8. The astragalus sends up a process on to the front face of the tibia, and early anchyloses with the latter bone. In this character, Birds differ from all existing Reptiles. The foot contains not more than lour digits. The first metatarsal is, almost always, free, shorter than the rest, and incomplete above. The other three are anchylosed together, and with the distal tarsal bone, to form a tarso-metatarsus.

Some of the extinct Dinosauria closely resembled birds in the form of the tibia and astragalus, the immovable union of the two bones, and the reduction of the number of the digits.

9. Only one aortic arch, the right, is present. Only one arterial trunk, the pulmonic, is given off from the right ventricle. The arterial and venous currents communicate only by the capillaries.
10. The blood is hot. There are three semilunar valves at the origins of the aortic and pulmonary trunks. In all existing birds the extremities of the chief pulmonary passages terminate in air-sacs. There is a rudiment of this structure in the Chamaeleons, and the extinct Pterodactyles very probably possessed such sacs.
11. The corpora bigemina are thrown down to the sides and base of the brain.

The Reptilia. - This class is divisible, by well-defined characters, into the following groups :
  1. The dorsal vertebrse (which, like all the other vertebra, are devoid of transverse processes) are not movable upon one another, nor are the ribs movable upon the vertebrae (Pleurospondylia). Most of the dorsal vertebrae and ribs are restrained from motion by the union of superficial bony plates, into which they pass, to form a carapace.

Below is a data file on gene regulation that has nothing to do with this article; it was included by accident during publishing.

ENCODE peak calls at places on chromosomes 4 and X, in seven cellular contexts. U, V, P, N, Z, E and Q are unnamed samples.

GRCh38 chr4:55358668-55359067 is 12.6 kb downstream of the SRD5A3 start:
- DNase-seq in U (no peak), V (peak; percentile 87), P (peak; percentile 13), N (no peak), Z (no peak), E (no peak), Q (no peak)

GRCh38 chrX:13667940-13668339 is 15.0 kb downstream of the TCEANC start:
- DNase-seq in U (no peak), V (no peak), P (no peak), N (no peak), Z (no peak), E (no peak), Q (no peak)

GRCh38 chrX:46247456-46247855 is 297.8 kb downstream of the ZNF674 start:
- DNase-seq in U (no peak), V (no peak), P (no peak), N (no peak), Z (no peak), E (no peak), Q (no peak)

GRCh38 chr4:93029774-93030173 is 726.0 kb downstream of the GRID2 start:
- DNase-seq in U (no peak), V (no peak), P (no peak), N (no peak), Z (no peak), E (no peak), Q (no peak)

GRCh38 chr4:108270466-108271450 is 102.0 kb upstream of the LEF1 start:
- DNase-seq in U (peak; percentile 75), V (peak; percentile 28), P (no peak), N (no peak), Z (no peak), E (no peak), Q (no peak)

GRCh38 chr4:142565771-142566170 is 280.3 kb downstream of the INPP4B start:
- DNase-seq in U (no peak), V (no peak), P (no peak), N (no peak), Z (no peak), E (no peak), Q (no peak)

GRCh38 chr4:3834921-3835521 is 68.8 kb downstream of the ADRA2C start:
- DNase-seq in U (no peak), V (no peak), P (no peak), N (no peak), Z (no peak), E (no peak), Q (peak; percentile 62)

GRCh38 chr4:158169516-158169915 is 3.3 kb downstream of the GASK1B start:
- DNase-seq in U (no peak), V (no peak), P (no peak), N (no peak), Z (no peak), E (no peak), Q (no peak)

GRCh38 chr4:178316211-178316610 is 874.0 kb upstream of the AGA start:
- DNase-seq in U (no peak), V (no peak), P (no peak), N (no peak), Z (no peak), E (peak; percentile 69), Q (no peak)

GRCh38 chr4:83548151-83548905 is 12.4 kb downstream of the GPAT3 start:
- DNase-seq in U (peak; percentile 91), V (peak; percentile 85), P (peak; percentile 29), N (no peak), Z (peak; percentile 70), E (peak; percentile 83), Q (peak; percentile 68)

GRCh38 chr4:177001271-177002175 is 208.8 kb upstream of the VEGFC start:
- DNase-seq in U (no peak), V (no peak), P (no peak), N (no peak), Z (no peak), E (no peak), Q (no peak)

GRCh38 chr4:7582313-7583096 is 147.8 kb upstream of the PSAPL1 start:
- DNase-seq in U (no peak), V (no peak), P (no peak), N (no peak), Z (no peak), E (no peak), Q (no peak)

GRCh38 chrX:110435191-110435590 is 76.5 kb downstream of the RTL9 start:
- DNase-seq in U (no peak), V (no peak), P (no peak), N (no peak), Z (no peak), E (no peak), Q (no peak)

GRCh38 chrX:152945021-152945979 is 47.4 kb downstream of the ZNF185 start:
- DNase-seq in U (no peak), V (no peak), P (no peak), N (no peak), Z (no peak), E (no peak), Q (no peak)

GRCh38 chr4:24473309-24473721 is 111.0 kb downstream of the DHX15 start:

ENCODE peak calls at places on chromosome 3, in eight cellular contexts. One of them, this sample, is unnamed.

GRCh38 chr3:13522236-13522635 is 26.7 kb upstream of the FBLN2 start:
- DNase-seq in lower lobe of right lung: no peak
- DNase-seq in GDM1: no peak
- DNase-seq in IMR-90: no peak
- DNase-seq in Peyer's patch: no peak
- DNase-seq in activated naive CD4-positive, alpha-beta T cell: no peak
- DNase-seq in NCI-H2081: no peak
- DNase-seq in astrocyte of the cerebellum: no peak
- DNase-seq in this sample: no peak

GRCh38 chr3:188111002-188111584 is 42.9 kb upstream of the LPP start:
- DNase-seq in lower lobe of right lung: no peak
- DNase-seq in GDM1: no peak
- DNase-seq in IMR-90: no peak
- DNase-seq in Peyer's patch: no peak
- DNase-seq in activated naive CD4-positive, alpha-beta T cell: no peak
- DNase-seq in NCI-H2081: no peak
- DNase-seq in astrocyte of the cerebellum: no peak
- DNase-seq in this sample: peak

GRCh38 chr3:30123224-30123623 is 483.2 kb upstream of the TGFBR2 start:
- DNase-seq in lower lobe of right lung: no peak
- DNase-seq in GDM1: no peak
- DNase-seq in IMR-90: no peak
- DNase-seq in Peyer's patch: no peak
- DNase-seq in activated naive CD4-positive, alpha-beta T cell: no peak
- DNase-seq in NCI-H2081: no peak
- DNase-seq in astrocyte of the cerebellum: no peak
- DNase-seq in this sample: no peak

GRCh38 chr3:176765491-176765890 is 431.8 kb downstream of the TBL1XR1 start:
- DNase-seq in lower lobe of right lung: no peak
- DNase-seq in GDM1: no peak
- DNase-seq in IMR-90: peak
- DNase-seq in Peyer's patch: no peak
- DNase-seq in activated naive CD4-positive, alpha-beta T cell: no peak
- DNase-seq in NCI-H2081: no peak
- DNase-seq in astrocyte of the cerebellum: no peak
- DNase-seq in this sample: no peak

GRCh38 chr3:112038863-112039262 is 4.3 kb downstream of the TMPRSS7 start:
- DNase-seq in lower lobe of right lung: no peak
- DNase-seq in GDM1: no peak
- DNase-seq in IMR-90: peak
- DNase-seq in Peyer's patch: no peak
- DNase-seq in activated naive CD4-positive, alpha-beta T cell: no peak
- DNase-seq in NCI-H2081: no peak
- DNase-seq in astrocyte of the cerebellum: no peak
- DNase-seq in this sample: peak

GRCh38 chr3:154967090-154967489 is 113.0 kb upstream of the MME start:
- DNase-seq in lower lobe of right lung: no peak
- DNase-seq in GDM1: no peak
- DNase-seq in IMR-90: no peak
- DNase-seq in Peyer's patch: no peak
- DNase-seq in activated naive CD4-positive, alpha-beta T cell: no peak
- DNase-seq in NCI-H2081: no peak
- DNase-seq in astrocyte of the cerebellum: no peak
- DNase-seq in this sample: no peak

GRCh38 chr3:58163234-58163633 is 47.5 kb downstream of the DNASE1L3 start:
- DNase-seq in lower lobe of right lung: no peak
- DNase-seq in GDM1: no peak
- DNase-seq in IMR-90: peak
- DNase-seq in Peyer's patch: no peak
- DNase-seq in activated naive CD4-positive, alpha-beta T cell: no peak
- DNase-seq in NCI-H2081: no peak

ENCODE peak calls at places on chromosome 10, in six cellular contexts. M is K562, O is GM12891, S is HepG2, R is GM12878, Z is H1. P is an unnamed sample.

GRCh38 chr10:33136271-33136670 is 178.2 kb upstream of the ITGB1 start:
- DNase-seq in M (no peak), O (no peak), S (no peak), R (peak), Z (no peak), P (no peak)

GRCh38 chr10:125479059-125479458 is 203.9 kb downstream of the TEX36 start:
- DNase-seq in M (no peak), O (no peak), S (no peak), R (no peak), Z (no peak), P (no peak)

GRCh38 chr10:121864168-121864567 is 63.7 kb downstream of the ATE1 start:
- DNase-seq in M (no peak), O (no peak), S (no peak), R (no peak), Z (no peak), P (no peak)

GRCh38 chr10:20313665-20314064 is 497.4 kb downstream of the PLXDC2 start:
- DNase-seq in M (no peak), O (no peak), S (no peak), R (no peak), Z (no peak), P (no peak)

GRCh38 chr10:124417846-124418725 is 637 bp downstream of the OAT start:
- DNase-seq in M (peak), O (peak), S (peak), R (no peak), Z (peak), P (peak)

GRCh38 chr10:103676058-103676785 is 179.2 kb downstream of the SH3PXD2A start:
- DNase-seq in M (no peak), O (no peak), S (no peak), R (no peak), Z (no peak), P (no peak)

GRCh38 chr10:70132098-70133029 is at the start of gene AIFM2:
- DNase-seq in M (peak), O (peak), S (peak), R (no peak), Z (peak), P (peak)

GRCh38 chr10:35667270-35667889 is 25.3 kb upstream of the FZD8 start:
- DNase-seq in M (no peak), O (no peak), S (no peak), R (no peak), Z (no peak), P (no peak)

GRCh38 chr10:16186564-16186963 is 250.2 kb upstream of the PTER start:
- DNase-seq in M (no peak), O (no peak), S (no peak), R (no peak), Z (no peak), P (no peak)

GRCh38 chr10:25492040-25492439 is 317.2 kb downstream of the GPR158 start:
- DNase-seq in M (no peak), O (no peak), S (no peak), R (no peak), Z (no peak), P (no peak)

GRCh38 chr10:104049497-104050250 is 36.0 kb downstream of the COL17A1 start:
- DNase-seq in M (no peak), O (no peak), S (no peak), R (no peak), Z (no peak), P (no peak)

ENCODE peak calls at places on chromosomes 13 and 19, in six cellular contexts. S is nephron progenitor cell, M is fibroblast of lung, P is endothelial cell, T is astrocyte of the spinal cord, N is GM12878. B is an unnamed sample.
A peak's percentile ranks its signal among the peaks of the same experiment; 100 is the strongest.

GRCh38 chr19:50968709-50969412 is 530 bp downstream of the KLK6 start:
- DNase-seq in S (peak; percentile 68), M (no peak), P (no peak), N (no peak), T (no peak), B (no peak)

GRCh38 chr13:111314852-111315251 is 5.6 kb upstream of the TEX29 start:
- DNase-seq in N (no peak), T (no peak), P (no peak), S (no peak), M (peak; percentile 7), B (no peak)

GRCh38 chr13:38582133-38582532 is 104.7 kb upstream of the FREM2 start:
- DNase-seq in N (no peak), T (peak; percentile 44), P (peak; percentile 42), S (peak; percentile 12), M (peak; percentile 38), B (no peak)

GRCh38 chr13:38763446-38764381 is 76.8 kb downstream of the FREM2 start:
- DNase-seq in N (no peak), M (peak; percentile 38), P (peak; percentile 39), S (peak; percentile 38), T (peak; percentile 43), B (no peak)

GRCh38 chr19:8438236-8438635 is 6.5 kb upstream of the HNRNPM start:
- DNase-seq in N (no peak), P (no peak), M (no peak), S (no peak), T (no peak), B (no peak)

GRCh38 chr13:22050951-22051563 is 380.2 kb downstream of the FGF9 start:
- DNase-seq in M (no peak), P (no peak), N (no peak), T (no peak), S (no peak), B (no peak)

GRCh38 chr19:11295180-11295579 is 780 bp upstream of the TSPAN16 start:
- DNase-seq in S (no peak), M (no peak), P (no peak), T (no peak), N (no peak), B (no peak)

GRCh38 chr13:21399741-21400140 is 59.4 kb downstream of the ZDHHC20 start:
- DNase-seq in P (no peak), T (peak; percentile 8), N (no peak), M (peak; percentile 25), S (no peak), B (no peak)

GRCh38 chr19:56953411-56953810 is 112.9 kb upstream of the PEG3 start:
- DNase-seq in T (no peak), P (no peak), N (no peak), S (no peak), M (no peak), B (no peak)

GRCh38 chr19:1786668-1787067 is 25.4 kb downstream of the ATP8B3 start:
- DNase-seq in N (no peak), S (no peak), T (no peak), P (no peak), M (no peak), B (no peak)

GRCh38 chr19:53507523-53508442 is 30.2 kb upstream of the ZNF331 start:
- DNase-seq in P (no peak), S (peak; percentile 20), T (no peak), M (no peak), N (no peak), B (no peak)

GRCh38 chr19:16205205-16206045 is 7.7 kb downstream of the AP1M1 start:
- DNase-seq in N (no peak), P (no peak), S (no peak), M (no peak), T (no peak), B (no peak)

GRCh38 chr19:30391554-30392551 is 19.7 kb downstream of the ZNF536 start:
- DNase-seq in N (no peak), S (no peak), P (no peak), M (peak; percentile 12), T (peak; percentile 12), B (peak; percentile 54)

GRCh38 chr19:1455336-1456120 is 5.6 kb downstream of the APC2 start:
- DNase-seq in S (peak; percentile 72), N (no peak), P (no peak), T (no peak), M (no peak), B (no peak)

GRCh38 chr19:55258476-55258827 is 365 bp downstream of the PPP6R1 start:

Dermal bones, usually nine in number, one of which is median and symmetrical, and the others lateral and paired, are developed in the ventral walls of the thorax and abdomen, forming a plastron.
  2. I. - Chelonia.
  3. The dorsal vertebrae (which have either complete, or rudimentary, transverse processes) are movable upon one another, and the ribs upon them. There is no plastron.
    1. The dorsal vertebrae have transverse processes, which are either entire, or only very imperfectly divided into terminal facets (Erpetospondtylia).
      1. The transverse processes are long; the limbs well developed, with the digits united by the integument into a paddle; the sternum and sternal ribs are absent or rudimentary.
      2. II. - Plesiosauria.
      3. The transverse processes are short, and sometimes rudimentary; the limbs present or absent; when they are fully developed, the digits are free, and there is a well-developed sternum with sternal ribs.
      1. A pectoral arch and urinary bladder.
      2. III. - Lacertilia.
      3. No pectoral arch, and no urinary bladder.
      IV. - Ophidia.
    2. The dorsal vertebrre bave double tubercles in the place of transverse processes (Ferospondylia). The limbs are paddle-like.
    3. V. - Ichthyosauria.
    4. The anterior dorsal vertebrae have elongated and divided transverse processes, the tubercular being longer than the cabitular division (Suchospondylia).
    1. With only two vertebrae in the sacrum.
    2. VI. - Crocodilia.
    3. With more than two vertebrae in the sacrum.
    1. The manus without a prolonged ulnar digit
      1. The hind-limb saurian.
      2. VII. - Dicynodontia.
      3. The hind-limb ornithic.
      4. VIII. - Ornithoscelida.
    2. The manus having an extremely prolonged ulnar digit.
    3. IX. - Plerosauria.

I shall describe the exoskeletal, endoskeletal, and dental systems of the chief groups of the Reptilia, under the several heads here enumerated, and I shall then give an account of these systems in Aves. But modifications in the myology, neurology, splanchology, and development of the two classes may be conveniently considered together, under those several heads, in another chapter.